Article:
The concept of “face” and “face saving” does exist in Western Cultures, although it is far less prominent, salient and discernible in the business domain than it is in Asia.
When I consult executives who are about to/have just assumed a role in Asia, one of the first things I deal with is the need to understand the concept of face. Unlike many, I start with giving examples of face in the Western world.
1) Your aging father calls you in the morning and ask you, “how are you feeling, sonny boy?” The “truth” is that you are very worried about an income tax issue, and you have a severe headache. Yet you answer “fine Dad, and how are you”. You want to save your father from feeling uncomfortable.
Preventing people from feeling uncomfortable is a key aspect of face saving; the Thais call this type of face saving “kleng jai” (deferential heart).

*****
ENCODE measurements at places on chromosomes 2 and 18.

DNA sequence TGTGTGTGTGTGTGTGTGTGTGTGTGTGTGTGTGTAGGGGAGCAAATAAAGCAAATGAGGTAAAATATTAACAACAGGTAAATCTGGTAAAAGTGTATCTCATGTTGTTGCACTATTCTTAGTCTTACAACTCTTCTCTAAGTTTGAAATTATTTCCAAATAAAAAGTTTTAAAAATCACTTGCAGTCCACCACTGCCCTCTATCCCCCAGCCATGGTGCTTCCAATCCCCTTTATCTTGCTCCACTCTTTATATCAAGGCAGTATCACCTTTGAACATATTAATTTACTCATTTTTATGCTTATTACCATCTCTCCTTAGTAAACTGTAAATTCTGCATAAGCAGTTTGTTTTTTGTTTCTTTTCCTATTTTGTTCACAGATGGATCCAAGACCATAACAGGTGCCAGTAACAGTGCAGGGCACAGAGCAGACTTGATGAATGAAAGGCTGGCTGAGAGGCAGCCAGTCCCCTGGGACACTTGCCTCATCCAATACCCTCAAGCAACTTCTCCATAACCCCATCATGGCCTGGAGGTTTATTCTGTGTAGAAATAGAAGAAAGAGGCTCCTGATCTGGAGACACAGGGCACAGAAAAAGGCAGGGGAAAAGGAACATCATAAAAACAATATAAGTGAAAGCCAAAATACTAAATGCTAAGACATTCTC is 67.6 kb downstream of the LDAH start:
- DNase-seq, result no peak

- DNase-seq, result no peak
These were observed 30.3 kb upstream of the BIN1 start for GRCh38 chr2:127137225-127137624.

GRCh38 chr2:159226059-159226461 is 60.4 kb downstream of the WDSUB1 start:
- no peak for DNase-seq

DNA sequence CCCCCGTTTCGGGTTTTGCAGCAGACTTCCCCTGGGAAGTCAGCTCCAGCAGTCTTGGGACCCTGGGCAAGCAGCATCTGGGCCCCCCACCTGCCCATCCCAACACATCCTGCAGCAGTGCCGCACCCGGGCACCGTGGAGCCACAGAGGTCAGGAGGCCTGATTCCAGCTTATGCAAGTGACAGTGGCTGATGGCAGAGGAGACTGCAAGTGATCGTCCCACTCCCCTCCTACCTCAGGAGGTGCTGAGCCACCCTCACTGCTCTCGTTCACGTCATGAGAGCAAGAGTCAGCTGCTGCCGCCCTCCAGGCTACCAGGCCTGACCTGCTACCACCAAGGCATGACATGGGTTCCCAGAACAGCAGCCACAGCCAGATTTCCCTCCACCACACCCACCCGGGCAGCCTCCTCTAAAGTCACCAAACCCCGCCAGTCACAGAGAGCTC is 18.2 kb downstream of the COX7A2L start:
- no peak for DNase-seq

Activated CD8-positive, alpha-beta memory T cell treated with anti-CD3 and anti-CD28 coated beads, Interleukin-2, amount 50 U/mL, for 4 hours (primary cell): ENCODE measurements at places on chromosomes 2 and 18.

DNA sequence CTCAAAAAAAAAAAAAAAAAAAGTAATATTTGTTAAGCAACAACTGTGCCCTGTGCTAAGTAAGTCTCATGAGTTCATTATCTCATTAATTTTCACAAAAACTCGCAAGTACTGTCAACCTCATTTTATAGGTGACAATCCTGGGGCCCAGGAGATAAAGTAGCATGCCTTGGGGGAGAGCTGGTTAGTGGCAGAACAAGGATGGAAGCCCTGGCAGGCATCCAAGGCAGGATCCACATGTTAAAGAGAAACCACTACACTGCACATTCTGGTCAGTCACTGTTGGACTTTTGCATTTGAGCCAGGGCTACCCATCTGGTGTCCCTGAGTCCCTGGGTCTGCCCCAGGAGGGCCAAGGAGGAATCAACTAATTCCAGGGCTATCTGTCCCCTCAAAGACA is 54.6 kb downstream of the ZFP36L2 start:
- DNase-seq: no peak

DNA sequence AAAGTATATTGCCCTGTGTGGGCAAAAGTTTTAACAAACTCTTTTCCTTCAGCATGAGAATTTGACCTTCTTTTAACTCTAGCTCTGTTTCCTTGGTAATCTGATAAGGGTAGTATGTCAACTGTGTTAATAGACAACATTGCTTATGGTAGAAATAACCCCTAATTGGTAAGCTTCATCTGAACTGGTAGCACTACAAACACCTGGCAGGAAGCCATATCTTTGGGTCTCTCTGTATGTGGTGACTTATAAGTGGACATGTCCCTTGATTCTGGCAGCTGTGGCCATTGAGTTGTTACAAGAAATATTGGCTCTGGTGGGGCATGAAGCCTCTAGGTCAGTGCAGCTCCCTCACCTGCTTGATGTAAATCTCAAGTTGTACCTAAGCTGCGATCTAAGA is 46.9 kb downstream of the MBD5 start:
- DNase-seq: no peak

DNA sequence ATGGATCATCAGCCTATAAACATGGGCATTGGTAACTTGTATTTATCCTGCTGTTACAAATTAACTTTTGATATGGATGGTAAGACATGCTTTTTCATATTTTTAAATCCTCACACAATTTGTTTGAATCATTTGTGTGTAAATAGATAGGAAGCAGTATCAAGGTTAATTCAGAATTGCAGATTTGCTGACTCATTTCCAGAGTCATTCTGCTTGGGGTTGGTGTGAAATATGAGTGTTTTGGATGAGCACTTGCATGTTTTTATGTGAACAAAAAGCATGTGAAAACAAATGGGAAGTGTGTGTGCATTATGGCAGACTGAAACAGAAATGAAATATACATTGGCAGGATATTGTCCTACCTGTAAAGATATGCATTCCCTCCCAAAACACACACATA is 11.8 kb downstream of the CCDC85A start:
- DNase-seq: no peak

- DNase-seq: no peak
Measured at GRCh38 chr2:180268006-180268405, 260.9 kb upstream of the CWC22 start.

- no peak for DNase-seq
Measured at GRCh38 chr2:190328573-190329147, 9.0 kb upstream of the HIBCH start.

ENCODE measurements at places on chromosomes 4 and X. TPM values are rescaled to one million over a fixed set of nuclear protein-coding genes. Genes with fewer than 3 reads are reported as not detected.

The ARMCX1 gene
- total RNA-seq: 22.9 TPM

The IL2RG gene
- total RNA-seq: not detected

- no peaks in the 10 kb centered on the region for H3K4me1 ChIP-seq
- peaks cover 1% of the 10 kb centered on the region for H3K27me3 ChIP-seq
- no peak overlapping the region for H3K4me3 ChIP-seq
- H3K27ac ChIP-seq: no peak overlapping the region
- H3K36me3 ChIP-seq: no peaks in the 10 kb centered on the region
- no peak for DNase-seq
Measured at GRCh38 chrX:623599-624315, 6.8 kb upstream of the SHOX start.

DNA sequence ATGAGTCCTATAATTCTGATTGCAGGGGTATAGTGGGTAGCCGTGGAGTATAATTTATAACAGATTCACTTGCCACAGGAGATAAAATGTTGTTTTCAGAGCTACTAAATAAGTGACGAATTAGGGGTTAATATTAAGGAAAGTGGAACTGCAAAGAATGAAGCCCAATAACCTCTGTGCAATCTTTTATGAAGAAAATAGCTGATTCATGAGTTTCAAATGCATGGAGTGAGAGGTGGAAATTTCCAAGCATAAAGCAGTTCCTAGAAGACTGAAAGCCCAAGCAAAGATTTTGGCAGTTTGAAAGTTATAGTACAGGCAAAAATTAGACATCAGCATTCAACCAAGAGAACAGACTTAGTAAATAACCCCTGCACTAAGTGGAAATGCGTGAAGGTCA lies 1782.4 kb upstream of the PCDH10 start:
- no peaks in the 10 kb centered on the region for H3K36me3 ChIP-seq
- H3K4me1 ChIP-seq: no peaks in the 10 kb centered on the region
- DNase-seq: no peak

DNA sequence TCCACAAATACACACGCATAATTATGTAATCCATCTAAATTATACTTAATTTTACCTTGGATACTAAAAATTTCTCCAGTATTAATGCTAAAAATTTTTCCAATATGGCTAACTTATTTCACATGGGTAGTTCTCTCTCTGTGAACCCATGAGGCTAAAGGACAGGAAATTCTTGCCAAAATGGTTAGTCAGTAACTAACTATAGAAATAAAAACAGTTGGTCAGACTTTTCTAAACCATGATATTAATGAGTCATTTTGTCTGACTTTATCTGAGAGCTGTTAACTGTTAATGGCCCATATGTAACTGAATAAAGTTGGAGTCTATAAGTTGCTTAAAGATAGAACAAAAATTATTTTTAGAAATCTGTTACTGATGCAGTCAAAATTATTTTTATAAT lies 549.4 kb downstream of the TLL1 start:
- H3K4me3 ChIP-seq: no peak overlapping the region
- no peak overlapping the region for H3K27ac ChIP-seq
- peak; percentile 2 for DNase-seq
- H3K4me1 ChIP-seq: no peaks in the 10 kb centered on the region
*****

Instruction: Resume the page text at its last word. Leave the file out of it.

2) Your partner asks you “how do I look in this new dress”. The “truth” is that you are very busy with other issues and clothes are not your thing. “Great, darling”, is your answer. You prefer harmony to telling her “I am not the person to ask, and this is not the right moment”.
The preference of harmony to conflict is another component of face saving.
3) You tell a visiting colleague, Igor, from Russia, “Why don’t you come by and visit next time you are in the States?” You have no intention to ever follow through on that, but you want to make Igor feel good.
Imparting a good feeling without any intent to follow through with action is another element of face saving.
4) You compete for a tender and loose. You pick up the phone, call your lost potential client, and “thank” him for giving you and chance and wish him “success”. You avoid telling “truth” because civility, not truth, serves the relationship.
Civility at all costs is another major component of face saving.
All of the above constitute face in the Western world. In Asia, the use of these behaviours is overwhelming, but there is nothing that does exist, mutatis mutandis, in the west.